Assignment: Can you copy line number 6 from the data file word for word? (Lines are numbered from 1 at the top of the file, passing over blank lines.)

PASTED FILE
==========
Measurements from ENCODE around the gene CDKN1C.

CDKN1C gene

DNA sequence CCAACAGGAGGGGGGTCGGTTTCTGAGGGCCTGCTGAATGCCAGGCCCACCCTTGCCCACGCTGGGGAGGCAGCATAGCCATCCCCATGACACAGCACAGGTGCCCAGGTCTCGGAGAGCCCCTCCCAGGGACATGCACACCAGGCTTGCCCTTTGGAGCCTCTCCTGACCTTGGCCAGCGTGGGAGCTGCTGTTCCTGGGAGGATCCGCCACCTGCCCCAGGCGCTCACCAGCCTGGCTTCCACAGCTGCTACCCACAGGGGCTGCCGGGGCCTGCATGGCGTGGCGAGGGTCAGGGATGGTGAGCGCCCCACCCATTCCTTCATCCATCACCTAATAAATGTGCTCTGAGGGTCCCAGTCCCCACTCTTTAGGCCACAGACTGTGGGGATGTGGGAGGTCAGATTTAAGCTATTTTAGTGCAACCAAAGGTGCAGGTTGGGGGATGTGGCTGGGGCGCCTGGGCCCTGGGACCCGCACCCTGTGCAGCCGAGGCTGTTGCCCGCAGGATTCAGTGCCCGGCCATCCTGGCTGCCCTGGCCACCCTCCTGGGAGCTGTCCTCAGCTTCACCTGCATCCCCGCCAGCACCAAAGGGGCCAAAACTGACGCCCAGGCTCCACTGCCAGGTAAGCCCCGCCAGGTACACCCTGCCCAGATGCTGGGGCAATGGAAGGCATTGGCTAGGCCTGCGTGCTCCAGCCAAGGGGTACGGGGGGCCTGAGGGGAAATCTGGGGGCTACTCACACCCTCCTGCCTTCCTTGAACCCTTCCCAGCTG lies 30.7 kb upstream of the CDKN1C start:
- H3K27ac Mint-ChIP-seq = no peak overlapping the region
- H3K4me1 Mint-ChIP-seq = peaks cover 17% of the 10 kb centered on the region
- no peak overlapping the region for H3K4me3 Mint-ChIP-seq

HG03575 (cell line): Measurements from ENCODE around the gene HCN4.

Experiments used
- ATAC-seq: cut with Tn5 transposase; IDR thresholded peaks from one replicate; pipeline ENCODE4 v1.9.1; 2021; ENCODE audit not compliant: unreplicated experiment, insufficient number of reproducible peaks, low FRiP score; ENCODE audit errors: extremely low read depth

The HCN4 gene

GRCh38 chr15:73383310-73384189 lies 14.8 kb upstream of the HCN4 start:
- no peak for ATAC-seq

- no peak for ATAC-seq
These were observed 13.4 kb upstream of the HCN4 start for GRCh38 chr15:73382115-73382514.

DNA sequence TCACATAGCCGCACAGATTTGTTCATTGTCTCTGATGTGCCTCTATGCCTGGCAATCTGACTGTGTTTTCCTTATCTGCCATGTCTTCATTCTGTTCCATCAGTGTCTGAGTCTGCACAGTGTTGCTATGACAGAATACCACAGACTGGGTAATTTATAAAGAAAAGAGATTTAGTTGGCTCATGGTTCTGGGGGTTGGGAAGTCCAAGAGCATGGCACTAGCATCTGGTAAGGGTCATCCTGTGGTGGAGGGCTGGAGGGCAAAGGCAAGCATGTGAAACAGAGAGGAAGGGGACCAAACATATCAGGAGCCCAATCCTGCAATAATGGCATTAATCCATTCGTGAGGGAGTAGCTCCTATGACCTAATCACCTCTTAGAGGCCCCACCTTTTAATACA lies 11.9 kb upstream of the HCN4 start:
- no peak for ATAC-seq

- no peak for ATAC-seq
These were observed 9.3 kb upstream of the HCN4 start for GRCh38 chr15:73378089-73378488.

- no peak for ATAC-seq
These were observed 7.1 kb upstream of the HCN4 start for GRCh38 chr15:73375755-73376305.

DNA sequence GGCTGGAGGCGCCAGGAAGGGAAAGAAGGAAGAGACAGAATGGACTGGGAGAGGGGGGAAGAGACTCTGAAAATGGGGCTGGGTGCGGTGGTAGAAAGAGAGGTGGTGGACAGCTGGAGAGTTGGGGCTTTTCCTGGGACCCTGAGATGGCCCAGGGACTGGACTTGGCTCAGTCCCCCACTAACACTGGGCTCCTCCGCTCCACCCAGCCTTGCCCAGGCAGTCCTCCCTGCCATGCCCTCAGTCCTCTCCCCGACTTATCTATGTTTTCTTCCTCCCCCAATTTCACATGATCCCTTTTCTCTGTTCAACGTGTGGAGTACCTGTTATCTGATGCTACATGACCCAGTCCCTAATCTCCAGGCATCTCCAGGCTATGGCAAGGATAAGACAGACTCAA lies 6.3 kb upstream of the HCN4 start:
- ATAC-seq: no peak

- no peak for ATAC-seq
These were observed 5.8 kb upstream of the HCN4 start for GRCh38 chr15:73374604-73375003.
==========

- no peak overlapping the region for H3K4me3 Mint-ChIP-seq